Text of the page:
marcus westbury

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Arts, Creative Industries: dichotomies and bureaucracies

May 21st, 2011 by marcus

[I've been incredibly slack at updating the blog of late, i put it down to travel, parenthood, and general need-to-make-a-livingness. However, that does leave me with a bit of a backlog of old scribblings to post here over the coming weeks. The piece below was originally in The Age on the 31st of January and no, as far as i can tell not a lot has happened since...]

SIGH. The Australia Council for the Arts did something incredibly impressive last week. It released one of the more interesting, more insightful, more nuanced and more genuinely interesting pieces of research it has put out in a long time. Why the sigh? Well, so far, it doesn’t exactly seem very enthusiastic about it.

The report, Arts and Creative Industries, is based on detailed interviews with creative practitioners, micro-business operators, curators, managers, directors, lecturers and consultants, and dispels the simple dichotomy that has art on one side and commerce on the other.

For those of us who have long held that the line between the two is not so much a division as a continuum, the report provides a lot of on-the-ground evidence to back that up. The authors  led by Professor Justin O’Connor from the centre for creative industries at Queensland University of Technology  point out, “they might work for one or the other across the course of a day or week, but equally their [commercial] work, though never receiving public subsidy, might be described as ‘artistic’. Indeed, those working in commercial culture not only value ‘the arts’ but also see their own commercial activity as involving high levels of artistic or cultural purpose.”

The report argues against the simplistic neo-liberal line that art can only be validated by some secondary purpose, be it innovation or export earnings. It argues for art “as an idea, as a set of practices, as a set of experiences” and yet  somewhat complicating things  makes it abundantly clear that any contemporary understanding of that “cannot be restricted to what is now known as ‘the arts’ . . . that old opposition of art and popular culture  with its associated binaries of ideal/commerce, public/market, high/low  has always been contested and is now mostly threadbare”.

It’s good stuff. It is entirely consistent with the cultural experiences of anyone born after the latter half of the 20th century. It’s certainly the closest the Australia Council has come in a long time to provoking some serious self-reflection on its own role in a changing landscape. As Australia Council chief executive Kathy Keele acknowledges in the foreword, it “challenge[s] many of our current conceptions, definitions, and even policies”.

And therein lies the rub. The Australia Council, to its credit, has commissioned the research and provided the foreword to the report, the real challenge is to start providing the leadership. While the simple dichotomy has long passed its use-by date in the real world, the whole current arts funding and policy system is pretty much premised on it. Take away the idea that “the arts” is a bunch of stuff that came to prominence around the 18th century  enshrined in the Australia Council’s Whitlam-era act  and that everything else is industry and commerce, and there is a major problem.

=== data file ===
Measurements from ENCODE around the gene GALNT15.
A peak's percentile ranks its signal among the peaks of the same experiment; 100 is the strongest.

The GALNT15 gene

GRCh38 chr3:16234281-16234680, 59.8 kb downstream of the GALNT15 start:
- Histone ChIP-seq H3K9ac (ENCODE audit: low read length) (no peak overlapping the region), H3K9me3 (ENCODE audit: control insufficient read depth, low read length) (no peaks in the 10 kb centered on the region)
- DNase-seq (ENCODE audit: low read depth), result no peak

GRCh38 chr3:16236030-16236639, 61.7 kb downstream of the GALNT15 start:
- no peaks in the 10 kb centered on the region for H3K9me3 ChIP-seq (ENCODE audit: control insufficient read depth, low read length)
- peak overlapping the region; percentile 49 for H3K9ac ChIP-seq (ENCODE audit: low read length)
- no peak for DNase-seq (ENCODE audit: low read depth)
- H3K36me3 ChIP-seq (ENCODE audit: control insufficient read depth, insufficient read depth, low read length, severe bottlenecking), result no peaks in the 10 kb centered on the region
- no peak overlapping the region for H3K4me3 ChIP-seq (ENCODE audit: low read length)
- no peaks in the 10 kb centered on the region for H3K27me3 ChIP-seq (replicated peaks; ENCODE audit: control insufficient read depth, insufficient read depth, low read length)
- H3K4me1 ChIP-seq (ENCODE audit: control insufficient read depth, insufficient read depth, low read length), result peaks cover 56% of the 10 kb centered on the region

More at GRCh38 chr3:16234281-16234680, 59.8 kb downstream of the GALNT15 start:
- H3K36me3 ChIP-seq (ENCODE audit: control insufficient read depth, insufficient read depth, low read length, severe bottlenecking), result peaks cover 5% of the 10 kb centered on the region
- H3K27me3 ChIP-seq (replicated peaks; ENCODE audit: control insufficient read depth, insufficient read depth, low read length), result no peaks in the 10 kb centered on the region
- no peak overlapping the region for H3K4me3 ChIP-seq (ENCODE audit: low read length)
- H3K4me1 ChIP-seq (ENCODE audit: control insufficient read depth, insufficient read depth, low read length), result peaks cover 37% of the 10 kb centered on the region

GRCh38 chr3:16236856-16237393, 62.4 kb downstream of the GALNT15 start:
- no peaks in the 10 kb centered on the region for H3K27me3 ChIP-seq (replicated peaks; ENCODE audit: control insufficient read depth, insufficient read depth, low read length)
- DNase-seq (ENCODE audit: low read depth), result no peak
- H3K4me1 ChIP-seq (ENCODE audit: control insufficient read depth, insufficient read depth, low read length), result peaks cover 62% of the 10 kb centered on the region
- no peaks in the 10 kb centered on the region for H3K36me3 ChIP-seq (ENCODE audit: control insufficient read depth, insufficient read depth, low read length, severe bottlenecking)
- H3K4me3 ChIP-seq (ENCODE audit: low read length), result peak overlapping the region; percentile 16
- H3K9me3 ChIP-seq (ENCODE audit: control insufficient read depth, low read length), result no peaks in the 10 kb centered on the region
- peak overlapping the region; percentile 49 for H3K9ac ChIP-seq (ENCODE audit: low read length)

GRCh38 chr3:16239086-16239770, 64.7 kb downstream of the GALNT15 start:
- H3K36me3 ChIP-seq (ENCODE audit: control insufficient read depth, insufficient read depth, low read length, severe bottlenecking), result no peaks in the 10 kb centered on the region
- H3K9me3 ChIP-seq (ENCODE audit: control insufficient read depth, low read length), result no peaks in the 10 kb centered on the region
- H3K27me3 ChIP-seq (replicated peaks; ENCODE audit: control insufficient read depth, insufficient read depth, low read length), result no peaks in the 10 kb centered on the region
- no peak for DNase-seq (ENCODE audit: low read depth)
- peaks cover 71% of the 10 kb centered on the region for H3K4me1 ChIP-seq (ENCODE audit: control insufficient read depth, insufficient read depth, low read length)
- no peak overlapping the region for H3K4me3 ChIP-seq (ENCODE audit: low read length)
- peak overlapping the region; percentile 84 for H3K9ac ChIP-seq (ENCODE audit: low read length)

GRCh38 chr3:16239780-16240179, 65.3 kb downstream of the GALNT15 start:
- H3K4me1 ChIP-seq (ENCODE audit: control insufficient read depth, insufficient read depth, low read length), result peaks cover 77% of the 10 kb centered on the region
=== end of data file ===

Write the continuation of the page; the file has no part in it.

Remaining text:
Despite its increasing disconnection from either real-world experience or an articulated and coherent rationale, there remains a lot of vested interests, reputations, rent seekers and hangers-on  and yes, even some really great artists  for whom a simplistic dichotomy works really well.

In the best-case scenario, the Arts and Creative Industries report moves the Australia Council away from a reactionary and defensive position of recent times and towards showing genuine leadership. It provides a clear rationale and authority to move beyond simply providing subsidies to a relatively small number of artists and companies to engaging with the whole creative ecosystem. It even suggests some engaging ways of doing that, including opportunities that would significantly expand the role of art  in the broadest sense  and embed it in areas that have traditionally been left to markets  to integrate it more into media and design. But will it do that?

How it handles this report will be a test of the Australian government’s arts funding and advisory body’s seriousness. While the Australia Council isn’t backward in promoting research, reports and good news stories that validate the status quo, there is not much precedent for it challenging it. There is little indication that the kind of media blitz, national forums, and general oxygen that have been given to other reports are about to follow. Still, the moment hasn’t passed.

Now would be an excellent time to lead.

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2 responses so far ↓

  • 1 john May 23, 2011 at 7:17 am

    I am a professional of 30 years standing, in a 19C dinosaur art-form; I paint pictures. I have not seen them around the place in decades, and ditto for the other related profession, professionals that I know.

    Marcus …. can you please tell me what the Council actually does?

    PS
    Conceptually the Council’s foundational ethos was set by experts who wanted to improve Australian taste in art , by creating something that did not then exist “advanced art “. It was consciously an anti market instrument.

    A old fashioned liberal might caution that the line, between ‘arts policy’ and Authoritarian -I know whats ‘advanced’ ..show some ‘recognition’ of it, is a very thin line, easily and often crossed.

  • 2 john May 23, 2011 at 10:08 am

    Ps the majors were there long before the Council and did not want the forced marriage, it has been separate houses for decades